A UNESCO World Heritage SIte, Delos is home to significant ruins; Photo by Rabbit75_Fot/Stock.Adobe.Com
When you’re craving a little culture, take a 45-minute boat trip from Mykonos to Delos, a one-mile spit of land, the home turf of Apollo and Artemis. A UNESCO World Heritage Site, the island is a trove of significant ruins, including temples, a theater and a vivid mosaic depicting Dionysius riding a tiger, one of the few in all of Greece that remains intact in its original home.
From Mykonos, you can reach Naxos, the largest and greenest island in the Cyclades, in under an hour on a fast ferry. We love this island, which has a full-time population of about 20,000, because it remains lively throughout the year.
Side by side with souvenir shops and fashionable boutiques, locals work and live right in Old Naxos Town amid the white sugar-cube structures with brightly painted doors in shades of cornflower blue, marigold yellow and poppy red. Upon our arrival, we usually beeline to one of the many bakeries for loukoumades, a Hellenic cousin to the American donut hole, perfumed with cinnamon and doused in honey.
The beautiful beaches of Naxos provide a respite from the crowds; Photo by Aetherial/Stock.Adobe.com
My family is a big fan of the uncrowded beaches on Naxos. At Plaka Beach, you can show up at any time of day—even in the height of summer—to rent sunbed loungers shaded by thatched umbrellas. (On other islands, these coveted seats go early and quickly.) And at Agios Prokopios Beach, there’s always room for kids to scamper along the edge of the water and play a game of beach Frisbee without landing on fellow beachgoers.
We like to wind down our days at Portara, the Temple of Apollo—a majestic marble gate that was designed to be an entry to a 6th-century temple that was never completed. Today, the arch has become the unofficial symbol of Naxos. It’s pretty to look at from the port, as we do, but it is even better to queue up to get a photo beneath the arch at sunset.
PAROS AND ANTIPAROS
A brisk 40-minute ferry ride from Naxos lands you on Paros, a laid-back place with craggy hills, rocky beaches and white-washed buildings. Here, locals and expats mingle comfortably with tourists. This is the one island where we always rent a car since the terrain—from beach to mountains—is so enchanting and the public bus system is less than timely and far from comprehensive.
We tend to start our days over a frappé at one of the many cafés in the small capital city of Parikia before navigating its cobblestone lanes that weave between classic white houses with blue shutters, many of which have been converted into shops.
My husband and daughter have a standing date each time we visit Paros. They take a horseback ride into the sea—yes, in the ocean—with horses trained at the Kokou Riding Center, which, incidentally, is owned by transplanted Canadians. While they ride, my mother and I head a few miles away to Paliomylos, a quaint two-room spa with a waterfront terrace.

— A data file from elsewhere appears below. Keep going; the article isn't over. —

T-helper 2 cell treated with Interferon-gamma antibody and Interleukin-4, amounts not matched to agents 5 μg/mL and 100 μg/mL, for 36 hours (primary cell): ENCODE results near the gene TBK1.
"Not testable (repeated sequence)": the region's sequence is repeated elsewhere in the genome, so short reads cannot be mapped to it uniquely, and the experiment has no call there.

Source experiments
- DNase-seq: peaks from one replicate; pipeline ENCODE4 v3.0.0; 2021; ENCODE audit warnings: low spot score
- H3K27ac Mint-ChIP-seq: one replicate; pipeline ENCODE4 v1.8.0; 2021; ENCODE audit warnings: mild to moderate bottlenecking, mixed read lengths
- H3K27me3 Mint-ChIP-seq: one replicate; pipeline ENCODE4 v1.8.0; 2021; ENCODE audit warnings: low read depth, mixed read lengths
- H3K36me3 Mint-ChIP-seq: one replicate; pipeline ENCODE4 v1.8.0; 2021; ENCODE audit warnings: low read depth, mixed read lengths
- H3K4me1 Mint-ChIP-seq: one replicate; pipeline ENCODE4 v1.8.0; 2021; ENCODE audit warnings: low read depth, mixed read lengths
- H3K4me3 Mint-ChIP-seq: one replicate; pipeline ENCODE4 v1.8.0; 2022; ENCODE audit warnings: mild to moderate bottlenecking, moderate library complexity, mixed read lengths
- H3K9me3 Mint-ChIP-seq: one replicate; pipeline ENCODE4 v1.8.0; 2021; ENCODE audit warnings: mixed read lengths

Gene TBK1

Framed by granite formations, Kolymbithres Beach on Paros is a place of laid-back beauty; Photo by Freesurf/Stock.Adobe.Com
In the afternoons, we bring our books to Kolymbithres Beach to read and relax amid massive granite formations sculpted by wind and sea. And this past summer, we did something new that we will certainly add to our summertime visits: we drove a steep road that ribboned up a mountain to the Valley of the Butterflies, a shady oasis owned by a local family that attracts thousands of tiger moths for a few short weeks during mid-summer.
Come dinnertime, we generally make our way to Naoussa, a pretty village on the northeastern side of the island. Seafood restaurants rope around the active dock, where fishermen haul in their catch twice a day. Our after-dinner ritual is to wander a few paces to Kastelli, the ruins of a Venetian fortress that juts out into the sea. Be warned: skip the stilettos; we’ve learned the hard way that the rocky promontory leading to the ruins is often battered by waves and can get rather slick. For an easy day trip from Paros, hop a 10-minute ferry ride to Antiparos. The main draw of this sleepy island, which spans about 17 square miles, is its upscale boutiques, many offering jewelry and handbags made by Greek artisans. Seafood restaurants abound, but our favorite is Captain Pipinos Seafood Taverna, where freshly caught octopuses dry on a line in the sun beside the water. (Sightings of Tom Hanks, who has a vacation home on the island, have been logged at the restaurant.)
Whether you visit one Cycladic island or many, you’ll be rewarded with the most beautiful surroundings in the world. After all, what mere mortal can argue with the Greek gods?